Members' evening (2)

Insight into how critically-acclaimed hospital documentary was made in Southampton

Makers of the documentary 'My Baby’s Life: Who Decides?' have described how they “fell in love” with the staff and families who shared their stories in the most difficult of circumstances in order to make the landmark programme.

Speaking at University Hospital Southampton NHS Foundation Trust members’ evening, director Kira Phillips said she recognised the bravery of the families, staff and the Trust in allowing a film crew to spend more than a year exploring the work of the clinical ethics committee.

Kira was joined by producer Sue Medhurst and Dr Iain Macintosh, director of the paediatric intensive care unit (PICU), on the panel-style event at the latest UHS members’ evening to give a behind the scenes insight into how they produced the two-part documentary that aired on Channel 4 earlier this month. The audience also heard from Mark Hilder, secretary of the Friends of PICU, about how their fundraising supports the Unit.

17 April - PICU and My Baby's LifeDocumentary makers were given access to PICU where families were having to make the most difficult decisions around the future care of their desperately ill children and whether it would be in their best interests to continue with it.

“We were welcomed into Southampton with open arms,” Kira explained, “We quickly realised what sort of documentary we could make, and what we wanted more than anything else was to get the truth of the situations that we were witnessing.

“We fell in love with the people we were coming to work with and we were certainly on this journey together,” she added.

Dr Macintosh said he believed the programmes accurately represented the complexity of the individual stories. He said: “We were candid, and you treated us with honesty. The tone of the programme felt like the tone of the conversations we were having.”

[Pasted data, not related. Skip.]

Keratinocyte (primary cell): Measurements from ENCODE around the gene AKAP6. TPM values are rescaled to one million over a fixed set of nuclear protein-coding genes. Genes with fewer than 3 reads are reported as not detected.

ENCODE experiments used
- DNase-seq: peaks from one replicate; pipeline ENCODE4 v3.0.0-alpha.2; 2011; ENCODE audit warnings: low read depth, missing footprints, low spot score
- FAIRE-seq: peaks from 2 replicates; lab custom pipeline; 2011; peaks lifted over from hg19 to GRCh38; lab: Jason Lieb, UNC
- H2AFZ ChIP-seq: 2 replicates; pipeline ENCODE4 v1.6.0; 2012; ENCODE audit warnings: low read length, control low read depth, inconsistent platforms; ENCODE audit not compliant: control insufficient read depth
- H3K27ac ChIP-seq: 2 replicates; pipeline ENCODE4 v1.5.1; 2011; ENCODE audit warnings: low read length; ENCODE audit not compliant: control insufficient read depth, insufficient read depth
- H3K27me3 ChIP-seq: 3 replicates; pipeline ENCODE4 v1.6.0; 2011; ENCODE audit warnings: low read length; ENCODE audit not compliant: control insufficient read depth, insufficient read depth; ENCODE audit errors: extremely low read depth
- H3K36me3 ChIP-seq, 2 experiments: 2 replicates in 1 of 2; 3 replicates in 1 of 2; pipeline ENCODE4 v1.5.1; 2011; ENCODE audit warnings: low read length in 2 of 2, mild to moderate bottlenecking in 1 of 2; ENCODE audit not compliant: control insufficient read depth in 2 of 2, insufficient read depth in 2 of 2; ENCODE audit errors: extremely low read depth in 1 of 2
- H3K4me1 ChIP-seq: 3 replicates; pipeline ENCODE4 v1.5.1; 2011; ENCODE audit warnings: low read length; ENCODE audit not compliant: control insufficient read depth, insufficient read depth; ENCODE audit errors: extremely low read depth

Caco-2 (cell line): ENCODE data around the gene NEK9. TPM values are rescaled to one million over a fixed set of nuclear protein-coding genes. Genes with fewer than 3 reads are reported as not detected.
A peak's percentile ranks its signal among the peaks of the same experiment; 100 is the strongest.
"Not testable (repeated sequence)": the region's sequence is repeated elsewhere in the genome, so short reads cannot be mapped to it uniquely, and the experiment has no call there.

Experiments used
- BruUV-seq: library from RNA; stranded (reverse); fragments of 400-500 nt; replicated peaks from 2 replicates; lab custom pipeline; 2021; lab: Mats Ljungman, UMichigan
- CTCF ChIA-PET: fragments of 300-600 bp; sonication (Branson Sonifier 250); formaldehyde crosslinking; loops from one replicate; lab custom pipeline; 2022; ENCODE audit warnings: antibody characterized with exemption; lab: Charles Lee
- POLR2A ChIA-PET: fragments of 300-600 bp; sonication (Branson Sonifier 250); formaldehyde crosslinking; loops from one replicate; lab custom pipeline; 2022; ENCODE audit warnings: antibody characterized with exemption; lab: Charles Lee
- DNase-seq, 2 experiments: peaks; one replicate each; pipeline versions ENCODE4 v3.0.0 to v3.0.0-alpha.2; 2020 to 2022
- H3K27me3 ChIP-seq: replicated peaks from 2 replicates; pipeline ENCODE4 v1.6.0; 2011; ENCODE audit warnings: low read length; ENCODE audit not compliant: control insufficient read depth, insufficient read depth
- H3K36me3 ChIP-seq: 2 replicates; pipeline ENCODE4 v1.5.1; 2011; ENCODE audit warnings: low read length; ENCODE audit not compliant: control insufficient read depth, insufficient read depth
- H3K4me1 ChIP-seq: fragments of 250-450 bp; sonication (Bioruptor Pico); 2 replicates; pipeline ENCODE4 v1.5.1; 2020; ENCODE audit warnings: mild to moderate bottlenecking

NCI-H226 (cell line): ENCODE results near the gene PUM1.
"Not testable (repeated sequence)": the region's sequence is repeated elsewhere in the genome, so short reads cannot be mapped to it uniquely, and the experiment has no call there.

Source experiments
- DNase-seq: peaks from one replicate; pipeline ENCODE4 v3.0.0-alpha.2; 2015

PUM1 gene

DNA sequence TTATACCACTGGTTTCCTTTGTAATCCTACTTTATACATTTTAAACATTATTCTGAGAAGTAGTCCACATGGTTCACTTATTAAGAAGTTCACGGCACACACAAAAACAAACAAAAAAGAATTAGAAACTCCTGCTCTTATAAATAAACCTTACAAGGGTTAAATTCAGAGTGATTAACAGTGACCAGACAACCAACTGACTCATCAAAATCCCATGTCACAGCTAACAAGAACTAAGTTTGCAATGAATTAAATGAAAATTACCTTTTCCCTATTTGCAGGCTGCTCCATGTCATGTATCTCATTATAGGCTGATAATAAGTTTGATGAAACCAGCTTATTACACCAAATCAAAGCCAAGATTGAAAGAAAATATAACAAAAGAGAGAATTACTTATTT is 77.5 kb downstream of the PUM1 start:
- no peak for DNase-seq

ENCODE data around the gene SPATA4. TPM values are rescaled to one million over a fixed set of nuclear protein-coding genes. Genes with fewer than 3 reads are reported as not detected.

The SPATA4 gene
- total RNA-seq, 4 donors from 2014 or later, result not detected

Kira explained that although the families had allowed the cameras to film during their time on the ward, they were not asked for consent until they had been shown the final edit more than a year later.

She said: “It would have been impossible for them to give consent at the time we were there on the ward in Southampton, as at that point they would have had no idea of where they would be in a year or 18-months’ time when the programme would be ready.

“It did mean that at the start of a week when we were taking our laptop around to all the families to show them what we had filmed, we had no idea whether they would agree to appear in it and even whether we would have any of the programme left.”

Members gathered in the Heartbeat Education Centre at Southampton General Hospital for the second membership evening of the year. They were shown clips of the programme, which followed the very difficult decisions families and the medical teams had to make about whether to continue with further interventions.

When asked about his thoughts on the impact of the programme, Dr Macintosh said: “The angst that parents go through to decide whether to carry on doing things that they know could be terrible or to stop in order to prevent any more of those things happening; neither of those things are easy. I hope this programme gives people a bit more space to think about that and allow everybody to consider other people’s choices with a bit more kindness.”

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